Tim Burton Unleashed: Art Show Pictures Mutants, Aliens and Johnny Depp

By , Columnist

Images courtesy The Art of Tim Burton

When I chatted with Helena Bonham Carter last year about her swell-headed portrayal of the Red Queen in Tim Burton's surreal Alice in Wonderland, the petite Brit actress with the tossed-salad hairdo insisted that the film's director and father of her two children was not nearly as weird as his movies would have you believe.

"Tim's actually a quite sane person who doesn't like combs, and me too," Carter chirped over a cup of tea. "People would be surprised at how banal we are. We watch [English soap opera] EastEnders on the telly. We have quite a normal existence."

To judge from the wonderfully wicked artworks showcased at Los Angeles County Museum of  Art's "Tim Burton" exhibition, opening Sunday, domesticity has hardly reigned in the fantasy auteur's wild imagination. The show presents more than 700 drawings, paintings, storyboards and puppets. Created primarily for such Burton movies as BatmanSweeney Todd, and Edward Scissorhands, the pieces add up to a mind-melting gallery of aliens, creepy fat boys, bug-eyed snakes and character sketches inspired by Burton's favorite actor Johnny Depp.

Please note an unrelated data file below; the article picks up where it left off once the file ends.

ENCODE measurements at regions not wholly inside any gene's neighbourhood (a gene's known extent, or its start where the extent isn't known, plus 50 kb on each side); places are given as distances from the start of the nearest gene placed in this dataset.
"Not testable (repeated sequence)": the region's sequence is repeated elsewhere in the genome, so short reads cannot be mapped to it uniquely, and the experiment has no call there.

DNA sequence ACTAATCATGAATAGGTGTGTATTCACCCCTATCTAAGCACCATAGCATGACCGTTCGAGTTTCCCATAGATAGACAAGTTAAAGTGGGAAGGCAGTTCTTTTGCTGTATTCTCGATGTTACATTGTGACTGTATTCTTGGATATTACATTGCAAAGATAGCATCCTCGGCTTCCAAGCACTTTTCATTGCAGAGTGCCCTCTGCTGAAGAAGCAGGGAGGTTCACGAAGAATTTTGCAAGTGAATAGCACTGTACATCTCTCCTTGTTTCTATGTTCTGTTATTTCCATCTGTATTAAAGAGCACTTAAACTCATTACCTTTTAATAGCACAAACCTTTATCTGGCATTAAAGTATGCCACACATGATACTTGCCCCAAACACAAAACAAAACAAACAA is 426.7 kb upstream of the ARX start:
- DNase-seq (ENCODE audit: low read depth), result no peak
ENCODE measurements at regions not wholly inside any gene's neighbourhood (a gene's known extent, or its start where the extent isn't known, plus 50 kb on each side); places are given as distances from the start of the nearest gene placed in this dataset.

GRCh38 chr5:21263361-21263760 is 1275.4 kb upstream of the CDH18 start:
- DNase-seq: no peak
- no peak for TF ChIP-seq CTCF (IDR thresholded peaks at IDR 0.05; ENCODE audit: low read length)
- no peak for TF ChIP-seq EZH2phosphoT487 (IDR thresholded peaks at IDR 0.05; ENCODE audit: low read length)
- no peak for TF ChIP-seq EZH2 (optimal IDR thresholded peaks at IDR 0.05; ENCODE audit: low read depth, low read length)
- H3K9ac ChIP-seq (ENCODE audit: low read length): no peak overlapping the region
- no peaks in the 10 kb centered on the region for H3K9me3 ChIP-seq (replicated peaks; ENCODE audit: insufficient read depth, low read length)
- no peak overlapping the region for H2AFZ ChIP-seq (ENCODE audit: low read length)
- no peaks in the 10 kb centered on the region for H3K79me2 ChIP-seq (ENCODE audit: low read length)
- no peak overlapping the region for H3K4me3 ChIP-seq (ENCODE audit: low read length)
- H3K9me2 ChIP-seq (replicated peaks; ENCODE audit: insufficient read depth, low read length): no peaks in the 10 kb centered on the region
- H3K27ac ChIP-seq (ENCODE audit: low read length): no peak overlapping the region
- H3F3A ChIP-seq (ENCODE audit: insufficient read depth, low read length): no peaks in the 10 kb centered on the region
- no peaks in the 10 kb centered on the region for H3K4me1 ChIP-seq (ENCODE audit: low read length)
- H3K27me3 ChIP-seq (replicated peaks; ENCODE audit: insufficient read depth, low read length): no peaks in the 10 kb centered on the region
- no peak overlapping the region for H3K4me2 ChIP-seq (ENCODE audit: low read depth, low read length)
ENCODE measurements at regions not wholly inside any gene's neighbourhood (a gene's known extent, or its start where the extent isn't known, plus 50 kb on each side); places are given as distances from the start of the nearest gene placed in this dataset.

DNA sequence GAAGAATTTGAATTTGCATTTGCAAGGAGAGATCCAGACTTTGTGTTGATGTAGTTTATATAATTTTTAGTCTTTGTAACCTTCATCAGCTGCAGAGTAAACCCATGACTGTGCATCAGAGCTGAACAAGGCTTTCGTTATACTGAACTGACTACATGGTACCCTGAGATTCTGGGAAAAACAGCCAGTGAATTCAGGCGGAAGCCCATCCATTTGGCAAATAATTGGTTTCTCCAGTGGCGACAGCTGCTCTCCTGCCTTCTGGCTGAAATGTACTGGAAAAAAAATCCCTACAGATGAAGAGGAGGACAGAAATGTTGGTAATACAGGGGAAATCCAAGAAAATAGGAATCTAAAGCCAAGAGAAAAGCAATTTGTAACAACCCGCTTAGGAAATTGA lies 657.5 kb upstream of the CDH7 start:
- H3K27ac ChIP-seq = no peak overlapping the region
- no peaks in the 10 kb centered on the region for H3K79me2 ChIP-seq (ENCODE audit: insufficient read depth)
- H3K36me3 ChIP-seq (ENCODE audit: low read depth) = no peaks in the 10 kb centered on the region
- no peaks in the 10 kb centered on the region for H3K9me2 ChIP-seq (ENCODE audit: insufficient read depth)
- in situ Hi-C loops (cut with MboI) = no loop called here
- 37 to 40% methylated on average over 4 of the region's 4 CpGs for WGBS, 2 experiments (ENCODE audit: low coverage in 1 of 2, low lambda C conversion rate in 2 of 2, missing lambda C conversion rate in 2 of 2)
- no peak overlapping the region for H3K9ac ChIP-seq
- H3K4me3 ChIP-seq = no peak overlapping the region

Tim Burton Red Queen.jpgOriginally staged by MoMA in New York, where it drew 800,000 patrons to become the third-most popular exhibition in the museum's history, the Burton show was assembled by MoMA's Film Department Curator Ron Magliozzi.  "The idea of doing a Tim Burton exhibition came up around the time that Charlie and the Chocolate Factory came out," he says. "When we approached Tim in 2007, we learned he had long harbored a desire to have some of this work that people had never seen exhibited in a museum." 

Magliozzi traveled to Burton's London headquarters to pore through personal archives packed with  more than 10,000 artifacts. "Tim is constantly sketching, and he saved all that stuff going back to junior high school sketchpads. If he made a sketch he made on a cocktail napkin, we'll show you the cocktail napkin. 'Process art' is important in showing Burton's original intention and giving people an insight into the way he creates."

Most of the images featured in the Los Angeles retrospective can also be found in The Art of Tim Burton, a 434-page  picture book that compiles the filmmaker's visual output dating back to his teen years in Burbank, California.

"Tim Burton" runs at LACMA from May 29 through October 31.

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Los Angeles-based writer/musician Hugh Hart covers movies, television, design, art and miscellaneous slices of pop culture for publications including Wired Magazine, Los Angeles Times and New York Times. When he's not interviewing people like Quentin Tarantino or Lindsay Lohan, Hugh likes to glug blackā€¦

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